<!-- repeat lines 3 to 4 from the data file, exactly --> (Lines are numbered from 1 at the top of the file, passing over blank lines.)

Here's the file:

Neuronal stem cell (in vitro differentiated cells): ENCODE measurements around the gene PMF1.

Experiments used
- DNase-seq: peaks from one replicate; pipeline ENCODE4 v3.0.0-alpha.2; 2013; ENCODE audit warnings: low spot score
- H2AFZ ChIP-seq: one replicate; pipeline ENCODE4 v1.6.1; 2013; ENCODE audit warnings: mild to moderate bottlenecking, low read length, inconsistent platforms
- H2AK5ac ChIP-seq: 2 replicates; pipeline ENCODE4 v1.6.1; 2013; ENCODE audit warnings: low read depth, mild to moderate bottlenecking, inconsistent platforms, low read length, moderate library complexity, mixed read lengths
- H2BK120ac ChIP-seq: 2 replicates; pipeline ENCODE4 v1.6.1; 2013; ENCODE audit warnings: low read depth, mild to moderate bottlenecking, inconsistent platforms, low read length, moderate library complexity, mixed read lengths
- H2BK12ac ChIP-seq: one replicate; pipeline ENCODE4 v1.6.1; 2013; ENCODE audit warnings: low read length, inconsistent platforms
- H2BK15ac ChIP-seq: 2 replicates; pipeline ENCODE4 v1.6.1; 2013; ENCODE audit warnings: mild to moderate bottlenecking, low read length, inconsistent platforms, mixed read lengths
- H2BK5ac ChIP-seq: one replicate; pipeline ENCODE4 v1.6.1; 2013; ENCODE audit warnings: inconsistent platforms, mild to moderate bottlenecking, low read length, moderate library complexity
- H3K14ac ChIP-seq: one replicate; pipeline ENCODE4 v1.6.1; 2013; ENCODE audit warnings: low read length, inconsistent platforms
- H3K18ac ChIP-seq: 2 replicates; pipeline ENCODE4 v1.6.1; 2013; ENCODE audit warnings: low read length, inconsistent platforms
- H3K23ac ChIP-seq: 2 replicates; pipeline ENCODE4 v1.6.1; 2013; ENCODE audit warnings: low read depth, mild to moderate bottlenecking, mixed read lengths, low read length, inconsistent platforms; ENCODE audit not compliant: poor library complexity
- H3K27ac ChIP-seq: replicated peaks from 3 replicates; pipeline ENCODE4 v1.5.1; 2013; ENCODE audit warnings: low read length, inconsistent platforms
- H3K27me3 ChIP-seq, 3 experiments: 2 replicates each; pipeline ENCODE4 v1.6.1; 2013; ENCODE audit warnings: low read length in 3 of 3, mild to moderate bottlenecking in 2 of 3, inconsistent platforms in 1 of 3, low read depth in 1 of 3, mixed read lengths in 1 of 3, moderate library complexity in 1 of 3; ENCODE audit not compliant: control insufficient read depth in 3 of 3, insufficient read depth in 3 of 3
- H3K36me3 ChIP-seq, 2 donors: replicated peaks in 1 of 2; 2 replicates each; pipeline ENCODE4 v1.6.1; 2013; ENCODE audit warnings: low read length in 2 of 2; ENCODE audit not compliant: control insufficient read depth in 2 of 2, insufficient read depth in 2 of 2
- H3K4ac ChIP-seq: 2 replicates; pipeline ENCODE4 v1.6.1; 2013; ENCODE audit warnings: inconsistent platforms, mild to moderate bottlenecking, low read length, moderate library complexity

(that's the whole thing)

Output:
- DNase-seq: peaks from one replicate; pipeline ENCODE4 v3.0.0-alpha.2; 2013; ENCODE audit warnings: low spot score
- H2AFZ ChIP-seq: one replicate; pipeline ENCODE4 v1.6.1; 2013; ENCODE audit warnings: mild to moderate bottlenecking, low read length, inconsistent platforms